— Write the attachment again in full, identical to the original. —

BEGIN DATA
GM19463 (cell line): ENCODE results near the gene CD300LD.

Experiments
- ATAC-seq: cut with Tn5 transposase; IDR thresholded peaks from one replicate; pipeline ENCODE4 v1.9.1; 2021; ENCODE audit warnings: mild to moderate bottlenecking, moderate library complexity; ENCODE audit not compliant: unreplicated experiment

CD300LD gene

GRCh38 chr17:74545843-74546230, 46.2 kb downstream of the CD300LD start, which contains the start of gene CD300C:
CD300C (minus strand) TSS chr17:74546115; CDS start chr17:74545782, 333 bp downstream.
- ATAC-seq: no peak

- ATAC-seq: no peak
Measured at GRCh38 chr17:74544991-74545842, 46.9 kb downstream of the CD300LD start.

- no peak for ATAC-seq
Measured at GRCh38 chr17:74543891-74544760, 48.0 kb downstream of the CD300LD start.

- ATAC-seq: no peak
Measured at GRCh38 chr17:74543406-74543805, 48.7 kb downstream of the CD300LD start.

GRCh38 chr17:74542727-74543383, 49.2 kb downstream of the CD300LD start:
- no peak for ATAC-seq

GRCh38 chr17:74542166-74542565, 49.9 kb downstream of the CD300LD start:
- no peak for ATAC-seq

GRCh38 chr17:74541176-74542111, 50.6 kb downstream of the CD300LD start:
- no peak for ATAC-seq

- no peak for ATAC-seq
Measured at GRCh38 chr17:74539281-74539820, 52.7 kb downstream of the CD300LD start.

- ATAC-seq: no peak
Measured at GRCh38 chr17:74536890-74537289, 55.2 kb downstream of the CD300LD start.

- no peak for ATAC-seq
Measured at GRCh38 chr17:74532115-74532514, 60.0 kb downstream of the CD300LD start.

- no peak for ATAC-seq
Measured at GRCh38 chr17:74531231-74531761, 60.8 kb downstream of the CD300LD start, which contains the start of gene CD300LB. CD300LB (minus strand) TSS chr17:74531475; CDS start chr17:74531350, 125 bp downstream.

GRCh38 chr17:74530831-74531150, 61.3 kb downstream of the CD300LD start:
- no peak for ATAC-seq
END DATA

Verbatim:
GM19463 (cell line): ENCODE results near the gene CD300LD.

Experiments
- ATAC-seq: cut with Tn5 transposase; IDR thresholded peaks from one replicate; pipeline ENCODE4 v1.9.1; 2021; ENCODE audit warnings: mild to moderate bottlenecking, moderate library complexity; ENCODE audit not compliant: unreplicated experiment

CD300LD gene

GRCh38 chr17:74545843-74546230, 46.2 kb downstream of the CD300LD start, which contains the start of gene CD300C:
CD300C (minus strand) TSS chr17:74546115; CDS start chr17:74545782, 333 bp downstream.
- ATAC-seq: no peak

- ATAC-seq: no peak
Measured at GRCh38 chr17:74544991-74545842, 46.9 kb downstream of the CD300LD start.

- no peak for ATAC-seq
Measured at GRCh38 chr17:74543891-74544760, 48.0 kb downstream of the CD300LD start.

- ATAC-seq: no peak
Measured at GRCh38 chr17:74543406-74543805, 48.7 kb downstream of the CD300LD start.

GRCh38 chr17:74542727-74543383, 49.2 kb downstream of the CD300LD start:
- no peak for ATAC-seq

GRCh38 chr17:74542166-74542565, 49.9 kb downstream of the CD300LD start:
- no peak for ATAC-seq

GRCh38 chr17:74541176-74542111, 50.6 kb downstream of the CD300LD start:
- no peak for ATAC-seq

- no peak for ATAC-seq
Measured at GRCh38 chr17:74539281-74539820, 52.7 kb downstream of the CD300LD start.

- ATAC-seq: no peak
Measured at GRCh38 chr17:74536890-74537289, 55.2 kb downstream of the CD300LD start.

- no peak for ATAC-seq
Measured at GRCh38 chr17:74532115-74532514, 60.0 kb downstream of the CD300LD start.

- no peak for ATAC-seq
Measured at GRCh38 chr17:74531231-74531761, 60.8 kb downstream of the CD300LD start, which contains the start of gene CD300LB. CD300LB (minus strand) TSS chr17:74531475; CDS start chr17:74531350, 125 bp downstream.

GRCh38 chr17:74530831-74531150, 61.3 kb downstream of the CD300LD start:
- no peak for ATAC-seq